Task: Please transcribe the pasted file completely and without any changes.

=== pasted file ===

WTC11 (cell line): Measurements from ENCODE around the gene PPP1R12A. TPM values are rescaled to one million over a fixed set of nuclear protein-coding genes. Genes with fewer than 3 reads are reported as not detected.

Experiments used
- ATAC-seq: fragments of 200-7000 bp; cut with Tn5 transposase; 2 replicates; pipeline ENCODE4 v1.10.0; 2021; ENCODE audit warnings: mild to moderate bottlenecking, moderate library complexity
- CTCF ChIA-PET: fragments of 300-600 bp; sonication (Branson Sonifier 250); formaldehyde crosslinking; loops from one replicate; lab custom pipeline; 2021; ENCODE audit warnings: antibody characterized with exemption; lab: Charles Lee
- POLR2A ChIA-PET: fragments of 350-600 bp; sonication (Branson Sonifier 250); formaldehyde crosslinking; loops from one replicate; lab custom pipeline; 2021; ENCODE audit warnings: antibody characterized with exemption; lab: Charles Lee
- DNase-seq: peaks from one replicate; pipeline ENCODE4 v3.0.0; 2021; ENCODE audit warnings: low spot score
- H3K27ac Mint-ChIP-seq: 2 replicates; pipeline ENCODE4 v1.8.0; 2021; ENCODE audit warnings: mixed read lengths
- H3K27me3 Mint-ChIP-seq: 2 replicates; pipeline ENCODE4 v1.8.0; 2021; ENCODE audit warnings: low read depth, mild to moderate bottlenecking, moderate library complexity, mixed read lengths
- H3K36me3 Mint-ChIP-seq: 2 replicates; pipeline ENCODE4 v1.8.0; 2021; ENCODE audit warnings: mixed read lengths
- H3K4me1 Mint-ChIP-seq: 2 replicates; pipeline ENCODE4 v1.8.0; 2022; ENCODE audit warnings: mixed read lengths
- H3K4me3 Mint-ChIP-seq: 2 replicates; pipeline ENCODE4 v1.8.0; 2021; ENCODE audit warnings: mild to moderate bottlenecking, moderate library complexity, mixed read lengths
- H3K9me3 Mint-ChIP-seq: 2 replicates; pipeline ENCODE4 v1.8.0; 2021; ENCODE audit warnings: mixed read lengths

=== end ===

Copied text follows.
WTC11 (cell line): Measurements from ENCODE around the gene PPP1R12A. TPM values are rescaled to one million over a fixed set of nuclear protein-coding genes. Genes with fewer than 3 reads are reported as not detected.

Experiments used
- ATAC-seq: fragments of 200-7000 bp; cut with Tn5 transposase; 2 replicates; pipeline ENCODE4 v1.10.0; 2021; ENCODE audit warnings: mild to moderate bottlenecking, moderate library complexity
- CTCF ChIA-PET: fragments of 300-600 bp; sonication (Branson Sonifier 250); formaldehyde crosslinking; loops from one replicate; lab custom pipeline; 2021; ENCODE audit warnings: antibody characterized with exemption; lab: Charles Lee
- POLR2A ChIA-PET: fragments of 350-600 bp; sonication (Branson Sonifier 250); formaldehyde crosslinking; loops from one replicate; lab custom pipeline; 2021; ENCODE audit warnings: antibody characterized with exemption; lab: Charles Lee
- DNase-seq: peaks from one replicate; pipeline ENCODE4 v3.0.0; 2021; ENCODE audit warnings: low spot score
- H3K27ac Mint-ChIP-seq: 2 replicates; pipeline ENCODE4 v1.8.0; 2021; ENCODE audit warnings: mixed read lengths
- H3K27me3 Mint-ChIP-seq: 2 replicates; pipeline ENCODE4 v1.8.0; 2021; ENCODE audit warnings: low read depth, mild to moderate bottlenecking, moderate library complexity, mixed read lengths
- H3K36me3 Mint-ChIP-seq: 2 replicates; pipeline ENCODE4 v1.8.0; 2021; ENCODE audit warnings: mixed read lengths
- H3K4me1 Mint-ChIP-seq: 2 replicates; pipeline ENCODE4 v1.8.0; 2022; ENCODE audit warnings: mixed read lengths
- H3K4me3 Mint-ChIP-seq: 2 replicates; pipeline ENCODE4 v1.8.0; 2021; ENCODE audit warnings: mild to moderate bottlenecking, moderate library complexity, mixed read lengths
- H3K9me3 Mint-ChIP-seq: 2 replicates; pipeline ENCODE4 v1.8.0; 2021; ENCODE audit warnings: mixed read lengths